How the resources below link to the Citizenship curriculum

Mainly GCSE, but also KS3:

  • ‘Other systems and forms of government, both democratic and non-democratic, beyond the UK’.
  • The UK’s relationship with the rest of the world (including the UK’s role within the UN and EU sanctions, and how the UK has assisting in resolving international disputes and conflicts).
  • Parliament holding the government to account.
  • Pressure groups.

The shifting relationship between the USA and North Korea from mid-2017 to mid-2019

Mutual threats 

  • This Newsround article, including videos, gives a good basic overview of North Korea, including its political structure as a dictatorship.

To focus on the relevance of these mutual threats to the UK, see:

  • The work of CND, as a pressure group, to encourage US-North Korea diplomacy and disarmament.

The threats quotes can be presented engagingly with images, or via the latter video clip, to most Secondary ages and abilities, and tend to stimulate a lot of discussion. The UK resources are best suited to higher-ability KS3 or GCSE students.

A tweet by Donald Trump, published on 2nd January 2018, responding to the claim by Kim Jong-un the day before that ‘The entire United States is within range of our nuclear weapons, and a nuclear button is always on my desk.’  Image: Will C. Fry (Creative Commons license)

Singapore and Vietnam summits 

  • There are good BBC summaries of the June 2018 Singapore summit between Trump and Kim, including concise but varying analysis from experts as to what was actually agreed and who had gained the most, here and here.
  • In February 2019, Trump and Kim met for a second summit, in Vietnam, but the talks broke down. The US claimed it could not agree to North Korea’s demand that all economic sanctions be lifted in exchange for the dismantlement of its main nuclear weapons facility (video from 0.53-1.32); in contrast, North Korea said that it had only requested the lifting of those sanctions “that hamper the civilian economy and the livelihood of our people”.

To focus on the relevance of these negotiations to the UK, see:

  • The government’s guidance on arms export sanctions to North Korea; and the full UN and EU sanctions on North Korea (the UK of course being part of both organisations as of May 2019; the UN has investigated multiple suspected violations of the sanctions).

The summits analyses and UK sources are best suited to higher-ability KS3 or GCSE students, although they could be differentiated via scaffolding (and the UN sanctions webpage is more visual and accessible than the others). The Trump video clips can be used effectively with all Secondary ages and abilities.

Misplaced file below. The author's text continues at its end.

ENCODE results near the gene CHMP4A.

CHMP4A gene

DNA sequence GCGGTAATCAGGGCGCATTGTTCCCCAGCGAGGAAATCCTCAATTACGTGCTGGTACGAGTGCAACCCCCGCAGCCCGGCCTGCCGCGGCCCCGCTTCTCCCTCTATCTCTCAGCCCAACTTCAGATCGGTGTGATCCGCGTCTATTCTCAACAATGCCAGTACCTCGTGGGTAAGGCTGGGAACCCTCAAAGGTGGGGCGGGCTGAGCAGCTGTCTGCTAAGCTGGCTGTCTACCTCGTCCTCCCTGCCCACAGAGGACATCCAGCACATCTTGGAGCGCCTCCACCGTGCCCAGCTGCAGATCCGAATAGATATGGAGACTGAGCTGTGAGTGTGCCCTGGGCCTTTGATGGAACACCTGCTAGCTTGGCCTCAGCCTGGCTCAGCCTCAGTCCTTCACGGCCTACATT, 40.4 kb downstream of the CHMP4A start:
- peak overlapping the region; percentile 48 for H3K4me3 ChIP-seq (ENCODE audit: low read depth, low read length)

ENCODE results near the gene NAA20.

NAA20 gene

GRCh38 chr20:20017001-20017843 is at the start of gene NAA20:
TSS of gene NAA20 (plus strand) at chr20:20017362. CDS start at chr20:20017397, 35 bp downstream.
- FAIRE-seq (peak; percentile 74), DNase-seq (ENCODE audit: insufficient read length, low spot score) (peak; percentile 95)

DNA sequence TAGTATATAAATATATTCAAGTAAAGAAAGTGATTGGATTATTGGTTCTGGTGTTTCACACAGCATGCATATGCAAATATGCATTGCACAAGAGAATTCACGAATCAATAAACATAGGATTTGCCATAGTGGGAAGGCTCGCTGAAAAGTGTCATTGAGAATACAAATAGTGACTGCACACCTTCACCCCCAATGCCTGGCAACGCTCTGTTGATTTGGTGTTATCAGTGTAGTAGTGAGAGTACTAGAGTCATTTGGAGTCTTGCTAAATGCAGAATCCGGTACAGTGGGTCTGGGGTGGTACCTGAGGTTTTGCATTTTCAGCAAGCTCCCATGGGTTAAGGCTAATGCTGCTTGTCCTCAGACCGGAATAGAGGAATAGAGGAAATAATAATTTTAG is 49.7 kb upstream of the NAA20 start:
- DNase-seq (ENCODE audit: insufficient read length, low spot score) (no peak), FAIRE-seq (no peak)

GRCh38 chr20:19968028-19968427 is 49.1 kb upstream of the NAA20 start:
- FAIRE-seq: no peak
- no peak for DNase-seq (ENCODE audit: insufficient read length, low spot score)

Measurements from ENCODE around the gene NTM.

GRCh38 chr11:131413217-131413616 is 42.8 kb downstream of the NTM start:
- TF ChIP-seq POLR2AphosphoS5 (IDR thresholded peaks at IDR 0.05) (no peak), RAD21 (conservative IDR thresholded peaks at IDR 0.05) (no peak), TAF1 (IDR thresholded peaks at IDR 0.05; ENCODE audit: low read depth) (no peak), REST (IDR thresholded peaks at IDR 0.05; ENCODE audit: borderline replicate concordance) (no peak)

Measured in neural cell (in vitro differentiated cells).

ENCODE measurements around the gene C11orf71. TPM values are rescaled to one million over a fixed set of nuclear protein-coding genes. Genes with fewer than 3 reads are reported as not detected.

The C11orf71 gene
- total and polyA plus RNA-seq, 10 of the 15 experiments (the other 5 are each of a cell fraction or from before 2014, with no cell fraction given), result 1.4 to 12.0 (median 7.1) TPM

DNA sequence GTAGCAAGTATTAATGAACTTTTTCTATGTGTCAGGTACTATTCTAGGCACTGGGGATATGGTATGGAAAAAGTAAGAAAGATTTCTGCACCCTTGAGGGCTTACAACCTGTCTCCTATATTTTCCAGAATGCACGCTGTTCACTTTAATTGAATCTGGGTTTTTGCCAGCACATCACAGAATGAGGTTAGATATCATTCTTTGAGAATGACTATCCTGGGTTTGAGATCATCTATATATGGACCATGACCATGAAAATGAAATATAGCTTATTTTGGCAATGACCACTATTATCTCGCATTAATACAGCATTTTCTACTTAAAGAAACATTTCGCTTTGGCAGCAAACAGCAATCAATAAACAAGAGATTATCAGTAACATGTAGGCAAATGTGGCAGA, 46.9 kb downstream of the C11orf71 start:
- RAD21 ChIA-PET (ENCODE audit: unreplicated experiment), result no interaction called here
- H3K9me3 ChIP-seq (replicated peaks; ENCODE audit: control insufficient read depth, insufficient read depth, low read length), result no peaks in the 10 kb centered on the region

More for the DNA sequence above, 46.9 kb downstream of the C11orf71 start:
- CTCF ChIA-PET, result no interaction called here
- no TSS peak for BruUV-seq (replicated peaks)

No North Korean denuclearisation?

  • However, the USA’s special envoy for North Korea, Stephen Biegun, asserted in March 2019 that complete North Korean denuclearisation was achievable within a year – an optimism echoed in this Trump tweet in April 2019.
  • Yet Kim announced in the same month “the need to more vigorously advance … Self-reliance and [a] self-supporting national economy … the bedrock of the existence of our own style socialism … to deal a telling blow to the hostile forces who go with bloodshot eyes miscalculating that sanctions can bring the DPRK to its knees”. Subsequent (sometimes conflicting) statements from the two leaders and other officials are outlined in these Reuters andGuardian  pieces.

The statements can be used as stimuli for discussion with most Secondary ages and abilities; the pieces on the Kim-Putin meeting are suitable for high-ability GCSE students, although they could be scaffolded for KS3. 

How to use these resources in your classroom

  • In small groups, students could study one or more of the resources (either in the lesson or as preparatory homework), and then prepare and deliver group presentations on (for example) their analysis of the achievements (or lack of) of the actions of the UK government and/or CND regarding US-North Korea diplomacy.
  •  Alternatively, students could write their own ‘news reports’ on the negotiations, from the point of view of US, North Korean or South Korean state media (see also our media bias resources webpage). These could then be read out (or performed) later in the lesson, or in the following lesson if set as homework.
  • Having researched different perspectives on the prospects of North Korean denuclearisation (either in the lesson or as preparatory homework), the class could host a debate on how likely it is, or how reasonable it is for the West to demand it.

About this webpage

This webpage is one of six collections of topic-specific resources that could be used as part of the Citizenship classroom and homework activities referred to in the ‘Additional information and guidance for Citizenship teachers’ insert of our Truman On Trial pack. To access the pages on the other five topics, click here.

If you’d like further advice on how to implement any of the teaching suggestions from the resources webpages, or the insert, just email